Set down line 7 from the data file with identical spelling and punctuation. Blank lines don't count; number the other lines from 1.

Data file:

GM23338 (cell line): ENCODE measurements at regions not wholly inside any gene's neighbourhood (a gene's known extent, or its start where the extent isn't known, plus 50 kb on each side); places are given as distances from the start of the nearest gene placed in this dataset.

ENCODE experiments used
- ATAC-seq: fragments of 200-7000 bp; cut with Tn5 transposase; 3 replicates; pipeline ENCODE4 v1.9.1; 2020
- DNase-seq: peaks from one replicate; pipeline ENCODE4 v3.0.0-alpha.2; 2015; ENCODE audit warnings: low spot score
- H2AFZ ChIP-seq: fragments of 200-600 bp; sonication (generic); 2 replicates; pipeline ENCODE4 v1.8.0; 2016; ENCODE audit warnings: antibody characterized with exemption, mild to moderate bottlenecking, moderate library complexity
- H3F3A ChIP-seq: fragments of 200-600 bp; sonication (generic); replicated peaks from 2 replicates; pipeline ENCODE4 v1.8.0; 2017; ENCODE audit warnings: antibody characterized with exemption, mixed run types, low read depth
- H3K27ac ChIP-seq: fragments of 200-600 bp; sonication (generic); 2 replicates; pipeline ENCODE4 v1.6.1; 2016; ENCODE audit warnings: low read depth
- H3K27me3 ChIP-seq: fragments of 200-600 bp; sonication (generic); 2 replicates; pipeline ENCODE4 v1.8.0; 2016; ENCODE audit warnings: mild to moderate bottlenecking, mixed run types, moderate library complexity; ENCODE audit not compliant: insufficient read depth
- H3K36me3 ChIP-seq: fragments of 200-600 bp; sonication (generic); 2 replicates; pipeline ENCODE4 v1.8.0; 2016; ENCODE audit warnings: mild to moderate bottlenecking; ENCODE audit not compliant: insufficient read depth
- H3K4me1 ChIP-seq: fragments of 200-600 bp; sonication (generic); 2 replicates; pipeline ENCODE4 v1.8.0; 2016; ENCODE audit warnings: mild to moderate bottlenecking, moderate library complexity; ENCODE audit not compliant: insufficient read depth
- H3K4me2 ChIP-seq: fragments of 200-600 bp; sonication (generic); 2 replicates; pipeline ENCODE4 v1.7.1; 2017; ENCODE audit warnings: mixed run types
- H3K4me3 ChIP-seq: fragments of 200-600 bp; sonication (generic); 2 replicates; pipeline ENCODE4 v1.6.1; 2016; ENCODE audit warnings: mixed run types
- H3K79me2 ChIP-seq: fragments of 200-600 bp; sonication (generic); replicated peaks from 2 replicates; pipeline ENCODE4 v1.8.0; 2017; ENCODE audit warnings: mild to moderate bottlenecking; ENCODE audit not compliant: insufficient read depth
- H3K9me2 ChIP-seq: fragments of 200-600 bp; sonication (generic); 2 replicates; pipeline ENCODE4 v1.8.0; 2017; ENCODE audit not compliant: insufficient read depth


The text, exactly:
- H3K27ac ChIP-seq: fragments of 200-600 bp; sonication (generic); 2 replicates; pipeline ENCODE4 v1.6.1; 2016; ENCODE audit warnings: low read depth